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The first time I visited was in 2000 and I have been here many times since then. There has been a tremendous change in terms of size and scale of what we do in India. What we do in transportation has been multiplied by 10. Speed of implementation has improved.
But there are railway projects going on for 40 years. Has execution actually changed?
Delhi Metro started more than 15 years ago and it has grown. The momentum has changed from one city to a large number of cities. For Indian Railways, in two years, we have developed locomotives in Madhepura, set up a new factory and manufactured. The speed of implementation has been fantastic. We built it in joint venture with Indian Railways and they did everything from certification onwards.
What are the focus areas for you?
Our focus is to add new technologies, and engineering capabilities in India. In the last 10 years, we have reached a stage where everything that’s needed is done in India — we have a factory in Coimbatore, for metros in Chennai and now one for locomotives in Madhepura. We will add manufacturing capabilities. Engineering is growing 20-25% every year. Now, we have 1,500 engineers in Bangalore, which is more than 20% of all engineers in Alstom. Manufacturing capability for India and global operations is 50:50. On engineering, it is 80:20.
Any other areas that you are interested in?
Electrification, of course. It is the future — whether you talk about electrification using catenaries, or the introduction of hydrogen trains, which is a terrific product to get rid of diesel. It has been worked out in Germany and a lot of countries have tested it out, including Canada. The cost of this train is similar to a cost of a normal train. But then, there is a cost of infrastructure which is difficult to estimate. We need to have hydrogen tanks on the poles, etc. It is a very good combination with renewable energy. Because when you have excess power, you transform that into hydrogen.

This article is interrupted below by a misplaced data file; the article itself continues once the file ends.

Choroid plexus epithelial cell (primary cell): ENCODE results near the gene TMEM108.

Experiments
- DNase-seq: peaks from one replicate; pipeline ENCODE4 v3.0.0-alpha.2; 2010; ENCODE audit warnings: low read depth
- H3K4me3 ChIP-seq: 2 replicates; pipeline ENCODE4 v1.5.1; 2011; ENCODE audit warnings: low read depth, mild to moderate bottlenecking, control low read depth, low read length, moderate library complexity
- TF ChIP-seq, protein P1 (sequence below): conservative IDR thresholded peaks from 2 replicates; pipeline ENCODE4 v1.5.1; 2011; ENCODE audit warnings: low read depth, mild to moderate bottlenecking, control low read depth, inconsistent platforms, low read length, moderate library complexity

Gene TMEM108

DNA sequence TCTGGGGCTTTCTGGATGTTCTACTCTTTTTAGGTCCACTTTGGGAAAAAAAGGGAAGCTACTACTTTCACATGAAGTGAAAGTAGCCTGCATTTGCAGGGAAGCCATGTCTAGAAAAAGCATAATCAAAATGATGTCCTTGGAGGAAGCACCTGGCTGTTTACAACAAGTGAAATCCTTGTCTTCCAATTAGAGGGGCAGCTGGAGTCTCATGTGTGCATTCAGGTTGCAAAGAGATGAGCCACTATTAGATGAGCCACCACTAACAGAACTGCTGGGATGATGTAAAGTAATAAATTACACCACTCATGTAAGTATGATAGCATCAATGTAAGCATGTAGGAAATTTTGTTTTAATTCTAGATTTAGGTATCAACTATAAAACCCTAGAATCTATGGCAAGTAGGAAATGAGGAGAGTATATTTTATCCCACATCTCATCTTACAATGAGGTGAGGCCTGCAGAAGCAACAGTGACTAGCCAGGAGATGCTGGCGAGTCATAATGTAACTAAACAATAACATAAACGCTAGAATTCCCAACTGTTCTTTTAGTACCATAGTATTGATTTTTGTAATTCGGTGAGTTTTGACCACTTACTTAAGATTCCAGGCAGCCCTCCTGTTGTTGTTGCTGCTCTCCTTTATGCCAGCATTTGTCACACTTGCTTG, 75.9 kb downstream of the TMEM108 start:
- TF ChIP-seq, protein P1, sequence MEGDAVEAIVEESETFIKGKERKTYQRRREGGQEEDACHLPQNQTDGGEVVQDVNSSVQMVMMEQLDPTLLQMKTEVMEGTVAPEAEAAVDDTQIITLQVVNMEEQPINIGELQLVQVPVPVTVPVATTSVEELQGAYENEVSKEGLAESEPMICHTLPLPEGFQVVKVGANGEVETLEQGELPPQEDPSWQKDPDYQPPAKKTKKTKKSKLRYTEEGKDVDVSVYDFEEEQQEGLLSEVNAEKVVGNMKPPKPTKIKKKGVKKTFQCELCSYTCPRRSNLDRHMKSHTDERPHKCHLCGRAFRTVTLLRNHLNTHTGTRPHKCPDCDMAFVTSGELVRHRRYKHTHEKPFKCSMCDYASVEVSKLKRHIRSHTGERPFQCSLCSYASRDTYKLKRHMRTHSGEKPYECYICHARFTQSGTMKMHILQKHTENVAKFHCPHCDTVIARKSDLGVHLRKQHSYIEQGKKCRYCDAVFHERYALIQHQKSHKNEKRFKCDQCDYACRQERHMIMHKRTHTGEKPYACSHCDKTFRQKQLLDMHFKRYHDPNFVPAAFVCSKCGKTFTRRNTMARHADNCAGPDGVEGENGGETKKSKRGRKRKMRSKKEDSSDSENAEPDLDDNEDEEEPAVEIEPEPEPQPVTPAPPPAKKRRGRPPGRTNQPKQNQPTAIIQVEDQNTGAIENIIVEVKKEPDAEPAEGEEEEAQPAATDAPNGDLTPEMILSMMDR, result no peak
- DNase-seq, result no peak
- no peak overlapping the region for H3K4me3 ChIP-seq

Talking about high-speed trains. India went with Japan partly because of the funding. How do you compete with these kinds of models?
We are totally dedicated to the ‘Make in India’ policy. We want to leverage that, localise and probably get some local financing. Of course, if you have external financing tied to loans, then, they will not comply with a ‘Make in India policy’. That’s another way of doing business but we are not there.
How do you compete when technologies are pushed based on funding?
In the case of Japan, you have seen that in some situations an input from Japan can at the end of the day, cost more to the Indian authority than making locally with local financing. What is being bought through Japanese financing from Japan might at the end of the day be more expensive than products being made by Japan in India.